Product review abuse and enforcement should be a topic that every seller familiarizes themselves with. I recommend that you surround yourself with people that understand what Amazon regulates. Also, make an effort to understand more about why they hunt down potential abusive reviewers, and what to avoid in case a competitor reports you for fake positive Amazon reviews. Any careless pursuit of reviews is tantamount to asking for a suspension from PRA (Product Review Abuse) teams. As time goes on, they’re harder to come back from, too.
Keep in mind, Amazon is under a lot of pressure to clean up unreliable product reviews. Think about things from their standpoint, for a moment. There is a lot of bad behavior going on, and various players understand the dark side of this game now. A growing number of savvy sellers, the media, black hat consultants and service providers, and of course any group that exists solely to break the rules in exchange for cash see and hear about these practices every day.
1. Still asking friends and family to buy and leave Amazon reviews.
Is anyone still doing this? Don’t do this anymore! If a buyer has any connection to you, they could show up as related to you in the online tools investigators use.
2. Paying reviewers via Paypal for Amazon reviews and arranging it via Facebook chats.
You don’t really know who you’re paying, or chatting with. Maybe they came recommended from a friend, and maybe they worked with you before. Are you sure they’ll be around tomorrow? Will Amazon sue them or shut them down with a Cease & Desist? Sure, you knew that could happen anytime back when you started this. But if there’s any connection between the service Amazon targets and your account, you have to expect it to fall. Nevermind for a moment the act of blatantly violating Amazon’s policies, wouldn’t you expect to have a competitor bait one of these hooks for you, in case you bite? They could have someone in a group you belong to make you an offer you cannot resist. Once you take it, they have all the info they need to send to Amazon to report your fake Amazon reviews, an abuse of policies. Did you prepare for that?
3. How Trustworthy are black hat sites, and can you risk your whole account on them?
Can you expect them to leave the lucrative field and not take your data with them? If Amazon sues these companies, they’ll likely ask them to name names to get lenient terms in a settlement. That means your black hat pals have to show Amazon which sellers paid them for services. If they get a subpoena, they have to hand everything over including their communication records, unless they’ve wiped those out. Either way, you cannot trust any of them to keep your interests in mind. They’re only ever looking out for themselves.
4. What is your buyer messaging sequence? Are you still using email solicitation to generate product reviews?
I still see sellers trying to segment their customers by likely to leave a positive review or needing customer support. In other words, the first email says “Hey, hope you like it, let us know if you don’t”. And the second email follows a few days later with, “Since it looks like you like it, can you leave us a review?” Previously Amazon suspended sellers for leaving both of those in the same message. You were only asking for a positive review, and if anything went wrong, you wanted the buyer to contact you for help. After several months and dozens of suspensions, word got out that you couldn’t do this in one message. So everyone put that into two.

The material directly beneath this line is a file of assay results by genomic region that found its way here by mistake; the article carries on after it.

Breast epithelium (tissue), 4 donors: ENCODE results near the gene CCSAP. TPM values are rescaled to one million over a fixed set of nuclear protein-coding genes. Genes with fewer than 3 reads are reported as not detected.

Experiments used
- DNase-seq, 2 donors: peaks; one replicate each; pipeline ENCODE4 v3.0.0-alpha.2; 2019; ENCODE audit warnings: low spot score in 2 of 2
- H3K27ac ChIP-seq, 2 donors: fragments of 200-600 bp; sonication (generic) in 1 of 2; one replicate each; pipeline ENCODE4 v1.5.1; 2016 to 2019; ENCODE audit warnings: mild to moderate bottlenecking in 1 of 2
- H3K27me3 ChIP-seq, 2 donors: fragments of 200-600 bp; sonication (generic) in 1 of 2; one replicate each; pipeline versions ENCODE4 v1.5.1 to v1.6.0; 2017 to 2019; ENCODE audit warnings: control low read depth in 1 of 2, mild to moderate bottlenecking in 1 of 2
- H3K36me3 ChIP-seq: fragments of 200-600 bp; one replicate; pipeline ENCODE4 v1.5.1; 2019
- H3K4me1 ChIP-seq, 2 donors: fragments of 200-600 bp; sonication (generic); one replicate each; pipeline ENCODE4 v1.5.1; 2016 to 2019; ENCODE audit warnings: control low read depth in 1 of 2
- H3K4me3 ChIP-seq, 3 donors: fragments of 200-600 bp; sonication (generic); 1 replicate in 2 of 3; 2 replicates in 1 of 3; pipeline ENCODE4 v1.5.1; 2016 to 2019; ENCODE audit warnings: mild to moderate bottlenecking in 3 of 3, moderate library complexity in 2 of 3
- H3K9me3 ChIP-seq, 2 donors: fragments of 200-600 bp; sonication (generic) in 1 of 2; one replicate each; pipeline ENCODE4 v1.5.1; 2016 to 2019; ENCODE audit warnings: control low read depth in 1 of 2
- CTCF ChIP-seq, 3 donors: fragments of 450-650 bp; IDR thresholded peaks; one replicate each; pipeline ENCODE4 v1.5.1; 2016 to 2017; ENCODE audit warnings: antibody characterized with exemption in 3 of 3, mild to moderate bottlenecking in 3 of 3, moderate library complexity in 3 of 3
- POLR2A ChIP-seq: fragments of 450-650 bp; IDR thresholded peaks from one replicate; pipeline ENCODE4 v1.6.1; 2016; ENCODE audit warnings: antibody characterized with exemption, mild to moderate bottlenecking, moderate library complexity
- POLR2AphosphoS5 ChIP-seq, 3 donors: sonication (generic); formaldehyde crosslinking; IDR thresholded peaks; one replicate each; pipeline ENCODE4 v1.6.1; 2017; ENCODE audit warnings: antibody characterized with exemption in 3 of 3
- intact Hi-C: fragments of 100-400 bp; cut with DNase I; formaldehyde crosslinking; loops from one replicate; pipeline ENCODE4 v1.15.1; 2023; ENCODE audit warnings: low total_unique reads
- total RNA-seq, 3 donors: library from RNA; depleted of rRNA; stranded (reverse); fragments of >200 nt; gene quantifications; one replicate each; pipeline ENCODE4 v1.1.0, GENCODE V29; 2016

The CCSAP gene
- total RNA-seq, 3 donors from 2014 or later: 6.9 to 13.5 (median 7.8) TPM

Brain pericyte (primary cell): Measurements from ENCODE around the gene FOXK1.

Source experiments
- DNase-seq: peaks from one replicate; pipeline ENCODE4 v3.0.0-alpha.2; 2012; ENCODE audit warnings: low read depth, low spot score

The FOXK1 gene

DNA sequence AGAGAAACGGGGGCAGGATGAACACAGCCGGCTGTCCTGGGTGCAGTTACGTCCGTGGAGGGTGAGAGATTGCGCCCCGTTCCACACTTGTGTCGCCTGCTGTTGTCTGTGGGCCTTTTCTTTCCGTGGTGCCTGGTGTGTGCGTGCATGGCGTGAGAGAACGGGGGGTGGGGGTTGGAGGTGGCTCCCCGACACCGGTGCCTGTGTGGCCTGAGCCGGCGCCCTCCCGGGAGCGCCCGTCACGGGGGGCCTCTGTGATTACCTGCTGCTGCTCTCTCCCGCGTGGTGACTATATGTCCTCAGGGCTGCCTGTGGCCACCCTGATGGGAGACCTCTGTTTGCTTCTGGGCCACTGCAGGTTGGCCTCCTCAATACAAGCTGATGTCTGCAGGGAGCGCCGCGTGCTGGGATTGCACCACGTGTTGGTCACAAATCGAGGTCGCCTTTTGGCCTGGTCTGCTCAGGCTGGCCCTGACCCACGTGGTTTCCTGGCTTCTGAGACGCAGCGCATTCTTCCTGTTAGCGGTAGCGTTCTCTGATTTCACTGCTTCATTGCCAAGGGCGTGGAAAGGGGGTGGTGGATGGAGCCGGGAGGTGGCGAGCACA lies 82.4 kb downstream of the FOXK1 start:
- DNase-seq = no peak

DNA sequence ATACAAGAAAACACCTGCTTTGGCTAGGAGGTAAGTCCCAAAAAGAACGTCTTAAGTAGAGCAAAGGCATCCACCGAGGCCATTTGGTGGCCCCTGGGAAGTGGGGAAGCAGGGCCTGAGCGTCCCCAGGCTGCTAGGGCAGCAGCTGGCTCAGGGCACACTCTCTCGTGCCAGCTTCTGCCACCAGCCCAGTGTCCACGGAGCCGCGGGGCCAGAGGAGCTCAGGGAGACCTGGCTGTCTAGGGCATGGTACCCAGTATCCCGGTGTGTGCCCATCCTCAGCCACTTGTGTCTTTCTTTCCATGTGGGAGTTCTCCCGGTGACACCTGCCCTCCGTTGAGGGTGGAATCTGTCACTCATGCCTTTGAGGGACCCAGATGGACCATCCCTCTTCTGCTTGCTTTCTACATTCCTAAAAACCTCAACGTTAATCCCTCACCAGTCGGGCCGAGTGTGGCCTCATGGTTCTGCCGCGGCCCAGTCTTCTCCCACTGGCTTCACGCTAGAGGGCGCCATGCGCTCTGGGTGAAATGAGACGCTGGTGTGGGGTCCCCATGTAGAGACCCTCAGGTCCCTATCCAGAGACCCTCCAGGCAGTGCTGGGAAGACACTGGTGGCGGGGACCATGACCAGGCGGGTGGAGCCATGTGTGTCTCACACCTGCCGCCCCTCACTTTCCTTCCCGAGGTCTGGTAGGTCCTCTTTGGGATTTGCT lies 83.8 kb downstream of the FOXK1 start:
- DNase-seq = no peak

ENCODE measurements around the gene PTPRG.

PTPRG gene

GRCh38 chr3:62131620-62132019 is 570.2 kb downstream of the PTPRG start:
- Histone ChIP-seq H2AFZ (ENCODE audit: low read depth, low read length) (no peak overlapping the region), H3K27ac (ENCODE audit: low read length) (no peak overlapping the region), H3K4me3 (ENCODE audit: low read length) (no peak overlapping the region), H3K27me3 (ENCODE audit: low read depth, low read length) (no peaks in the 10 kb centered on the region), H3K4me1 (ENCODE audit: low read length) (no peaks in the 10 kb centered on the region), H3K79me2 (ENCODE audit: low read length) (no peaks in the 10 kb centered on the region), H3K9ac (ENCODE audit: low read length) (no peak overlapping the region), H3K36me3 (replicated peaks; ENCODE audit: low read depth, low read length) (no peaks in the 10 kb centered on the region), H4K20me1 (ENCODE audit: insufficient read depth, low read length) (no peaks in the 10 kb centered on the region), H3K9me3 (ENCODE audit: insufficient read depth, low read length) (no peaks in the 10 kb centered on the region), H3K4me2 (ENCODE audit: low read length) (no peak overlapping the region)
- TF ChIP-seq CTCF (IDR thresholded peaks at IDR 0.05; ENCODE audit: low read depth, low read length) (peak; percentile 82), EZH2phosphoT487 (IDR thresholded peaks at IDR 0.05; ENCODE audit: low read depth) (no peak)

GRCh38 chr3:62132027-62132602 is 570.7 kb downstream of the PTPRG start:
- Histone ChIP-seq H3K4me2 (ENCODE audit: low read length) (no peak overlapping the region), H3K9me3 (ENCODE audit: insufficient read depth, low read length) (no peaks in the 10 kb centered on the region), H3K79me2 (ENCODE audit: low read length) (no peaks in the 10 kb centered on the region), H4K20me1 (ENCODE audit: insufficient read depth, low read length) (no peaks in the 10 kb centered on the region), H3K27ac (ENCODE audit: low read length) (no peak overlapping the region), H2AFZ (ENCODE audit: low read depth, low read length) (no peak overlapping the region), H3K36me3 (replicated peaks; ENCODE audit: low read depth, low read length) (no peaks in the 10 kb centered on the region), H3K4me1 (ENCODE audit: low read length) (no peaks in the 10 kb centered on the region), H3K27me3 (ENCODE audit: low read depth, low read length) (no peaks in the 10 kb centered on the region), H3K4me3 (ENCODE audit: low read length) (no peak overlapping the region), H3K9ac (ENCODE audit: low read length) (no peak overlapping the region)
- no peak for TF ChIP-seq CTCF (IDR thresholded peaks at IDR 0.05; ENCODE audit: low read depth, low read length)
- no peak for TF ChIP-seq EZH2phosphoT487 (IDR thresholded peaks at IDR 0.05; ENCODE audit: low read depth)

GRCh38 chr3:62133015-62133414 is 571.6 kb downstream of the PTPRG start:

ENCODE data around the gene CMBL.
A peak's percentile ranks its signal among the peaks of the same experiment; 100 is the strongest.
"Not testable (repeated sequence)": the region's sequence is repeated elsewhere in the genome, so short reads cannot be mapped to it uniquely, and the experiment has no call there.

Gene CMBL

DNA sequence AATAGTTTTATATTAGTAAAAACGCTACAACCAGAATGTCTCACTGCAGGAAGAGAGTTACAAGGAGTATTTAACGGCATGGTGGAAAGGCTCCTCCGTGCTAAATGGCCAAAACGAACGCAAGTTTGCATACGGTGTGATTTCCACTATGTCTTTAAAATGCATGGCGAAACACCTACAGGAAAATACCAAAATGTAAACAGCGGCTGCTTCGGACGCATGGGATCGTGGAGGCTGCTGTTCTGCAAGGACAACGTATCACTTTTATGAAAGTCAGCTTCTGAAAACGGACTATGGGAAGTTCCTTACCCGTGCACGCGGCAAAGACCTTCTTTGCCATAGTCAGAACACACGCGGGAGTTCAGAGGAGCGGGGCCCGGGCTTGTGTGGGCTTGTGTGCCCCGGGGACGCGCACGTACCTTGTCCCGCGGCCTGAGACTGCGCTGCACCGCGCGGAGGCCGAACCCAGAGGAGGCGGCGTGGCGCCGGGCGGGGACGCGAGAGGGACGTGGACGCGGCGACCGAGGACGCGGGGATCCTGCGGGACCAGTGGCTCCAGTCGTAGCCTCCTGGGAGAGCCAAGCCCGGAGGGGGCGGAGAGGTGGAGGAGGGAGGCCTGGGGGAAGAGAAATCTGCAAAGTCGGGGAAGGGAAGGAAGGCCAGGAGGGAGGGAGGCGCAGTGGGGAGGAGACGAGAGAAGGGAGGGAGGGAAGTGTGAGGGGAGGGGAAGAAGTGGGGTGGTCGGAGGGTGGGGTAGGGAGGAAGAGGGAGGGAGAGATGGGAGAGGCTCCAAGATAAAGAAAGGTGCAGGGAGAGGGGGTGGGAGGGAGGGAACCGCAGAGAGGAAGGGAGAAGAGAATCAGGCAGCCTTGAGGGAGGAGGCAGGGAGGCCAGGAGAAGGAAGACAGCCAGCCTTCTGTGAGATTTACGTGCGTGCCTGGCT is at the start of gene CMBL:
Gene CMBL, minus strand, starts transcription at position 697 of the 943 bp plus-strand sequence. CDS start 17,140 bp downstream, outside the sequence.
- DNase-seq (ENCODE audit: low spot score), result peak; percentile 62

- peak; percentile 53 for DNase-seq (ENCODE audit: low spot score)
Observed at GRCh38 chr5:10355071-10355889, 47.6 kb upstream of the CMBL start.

Remember that any competitor can report you to Amazon on abuse of reviews policy. The easier you make it for them, the more likely they are to convince PRA to remove your positive Amazon reviews, or even suspend your account. This is the Amazon world we live in. If you leave an opening, they’ll plow an abuse report right through it.
5. What incentives are you offering buyers via your own site? On Facebook or anywhere else?
Be careful when running giveaway promotions, discounts, incentives that encourage Amazon customers to leave you a 4.5 or 5-star review. Amazon tracks offsite promotions more now than ever before., Even the appearance of impropriety drives them to seek out more info about your activities. A promotion on your site will lead to more buying by happy customers and you could see some buyers leaving a string of nice reviews on Amazon, too. But you can’t induce them to do this as a condition of such promotion. You can’t offer discount codes on your site just to get buyers back on Amazon leaving reviews, knowing they will likely be heavily positive. Again, you’re giving a competitor the perfect chance to take a shot at you if they receive messaging that encourages offsite, non-compliant behavior.
Please don’t give your competition opportunities to shoot you down. Amazon has a reputation to protect, just like you do. The more buyers that distrust the Amazon reviews they see, the greater the negative impact on Jeff’s prized buyer experience on Amazon. They would rather err on the side of caution and take aggressive steps to police even grey-area behavior than risk losing buyer trust. Remember that the next time you think you’re only coloring slightly outside of the lines. Amazon won’t humor debate or discussion from you if you’re warned or suspended. By then, your only option is laying out in a Plan of Action how you’ll never, ever do any of those practices again. It’s best to avoid being in that position! Learn how to suspension-proof your account.